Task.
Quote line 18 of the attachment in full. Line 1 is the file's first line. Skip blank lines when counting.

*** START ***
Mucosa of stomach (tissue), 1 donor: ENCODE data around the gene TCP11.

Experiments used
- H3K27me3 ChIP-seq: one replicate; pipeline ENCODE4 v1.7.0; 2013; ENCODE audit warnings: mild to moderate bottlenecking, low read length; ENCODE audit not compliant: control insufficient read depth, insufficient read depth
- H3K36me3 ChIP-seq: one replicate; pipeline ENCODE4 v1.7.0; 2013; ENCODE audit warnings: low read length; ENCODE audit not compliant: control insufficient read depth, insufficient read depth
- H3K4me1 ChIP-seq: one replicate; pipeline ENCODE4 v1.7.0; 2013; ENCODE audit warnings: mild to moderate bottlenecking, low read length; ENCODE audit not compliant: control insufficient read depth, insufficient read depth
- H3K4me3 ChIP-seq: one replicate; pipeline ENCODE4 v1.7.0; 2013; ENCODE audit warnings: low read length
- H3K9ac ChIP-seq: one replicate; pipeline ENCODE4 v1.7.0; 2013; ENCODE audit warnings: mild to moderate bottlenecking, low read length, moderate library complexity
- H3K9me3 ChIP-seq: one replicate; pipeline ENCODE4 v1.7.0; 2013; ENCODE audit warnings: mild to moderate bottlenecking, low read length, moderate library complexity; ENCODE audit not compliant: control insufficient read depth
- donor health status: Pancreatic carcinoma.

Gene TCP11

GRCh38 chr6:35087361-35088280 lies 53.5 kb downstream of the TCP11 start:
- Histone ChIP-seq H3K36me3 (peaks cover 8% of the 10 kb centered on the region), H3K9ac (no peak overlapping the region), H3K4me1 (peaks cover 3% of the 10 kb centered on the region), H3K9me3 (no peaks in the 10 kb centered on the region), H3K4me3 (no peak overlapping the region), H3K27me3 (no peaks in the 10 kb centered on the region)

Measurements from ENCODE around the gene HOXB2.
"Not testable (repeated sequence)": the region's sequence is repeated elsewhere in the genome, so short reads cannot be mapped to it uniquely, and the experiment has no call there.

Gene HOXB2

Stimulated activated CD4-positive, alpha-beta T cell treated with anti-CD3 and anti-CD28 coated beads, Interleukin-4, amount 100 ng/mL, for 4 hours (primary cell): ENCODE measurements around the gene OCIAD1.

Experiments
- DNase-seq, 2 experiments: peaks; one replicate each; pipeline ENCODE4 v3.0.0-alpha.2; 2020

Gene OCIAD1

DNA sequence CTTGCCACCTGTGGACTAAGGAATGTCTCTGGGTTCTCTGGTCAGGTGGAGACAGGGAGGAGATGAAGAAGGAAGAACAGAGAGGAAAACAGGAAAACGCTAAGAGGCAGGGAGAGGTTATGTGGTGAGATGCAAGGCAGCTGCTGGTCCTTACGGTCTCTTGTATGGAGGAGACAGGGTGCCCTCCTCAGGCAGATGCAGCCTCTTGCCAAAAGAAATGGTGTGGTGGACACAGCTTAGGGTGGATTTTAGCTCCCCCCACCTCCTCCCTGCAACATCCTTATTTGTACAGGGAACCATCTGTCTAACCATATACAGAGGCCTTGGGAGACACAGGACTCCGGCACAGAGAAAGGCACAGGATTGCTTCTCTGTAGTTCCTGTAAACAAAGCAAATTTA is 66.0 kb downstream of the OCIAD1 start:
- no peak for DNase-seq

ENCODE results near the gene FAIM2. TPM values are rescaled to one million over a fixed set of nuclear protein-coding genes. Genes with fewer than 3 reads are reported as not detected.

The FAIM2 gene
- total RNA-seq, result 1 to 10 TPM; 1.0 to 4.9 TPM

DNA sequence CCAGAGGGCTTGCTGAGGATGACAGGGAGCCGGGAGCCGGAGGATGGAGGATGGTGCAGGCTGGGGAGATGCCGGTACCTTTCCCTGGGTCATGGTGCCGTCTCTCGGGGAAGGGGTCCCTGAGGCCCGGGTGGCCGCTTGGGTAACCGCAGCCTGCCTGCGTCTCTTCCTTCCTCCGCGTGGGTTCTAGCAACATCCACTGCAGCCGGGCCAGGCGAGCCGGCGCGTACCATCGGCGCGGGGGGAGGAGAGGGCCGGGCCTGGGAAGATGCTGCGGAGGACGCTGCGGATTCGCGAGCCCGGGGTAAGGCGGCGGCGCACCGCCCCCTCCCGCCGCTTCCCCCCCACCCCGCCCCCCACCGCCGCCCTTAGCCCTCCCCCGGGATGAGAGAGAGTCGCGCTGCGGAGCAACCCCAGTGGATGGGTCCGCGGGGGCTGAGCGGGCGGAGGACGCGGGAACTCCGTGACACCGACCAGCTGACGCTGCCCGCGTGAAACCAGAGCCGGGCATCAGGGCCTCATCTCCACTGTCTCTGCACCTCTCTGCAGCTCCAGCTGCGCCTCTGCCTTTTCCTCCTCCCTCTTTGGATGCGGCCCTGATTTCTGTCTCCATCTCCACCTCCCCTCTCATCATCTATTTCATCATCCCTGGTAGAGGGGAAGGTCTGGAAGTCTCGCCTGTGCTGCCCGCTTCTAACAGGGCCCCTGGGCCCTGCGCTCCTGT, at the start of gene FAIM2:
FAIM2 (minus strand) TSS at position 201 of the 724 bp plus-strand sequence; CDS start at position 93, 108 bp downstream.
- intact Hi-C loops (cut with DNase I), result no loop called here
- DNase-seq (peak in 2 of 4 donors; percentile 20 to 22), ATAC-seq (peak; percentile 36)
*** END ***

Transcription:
- DNase-seq, 2 experiments: peaks; one replicate each; pipeline ENCODE4 v3.0.0-alpha.2; 2020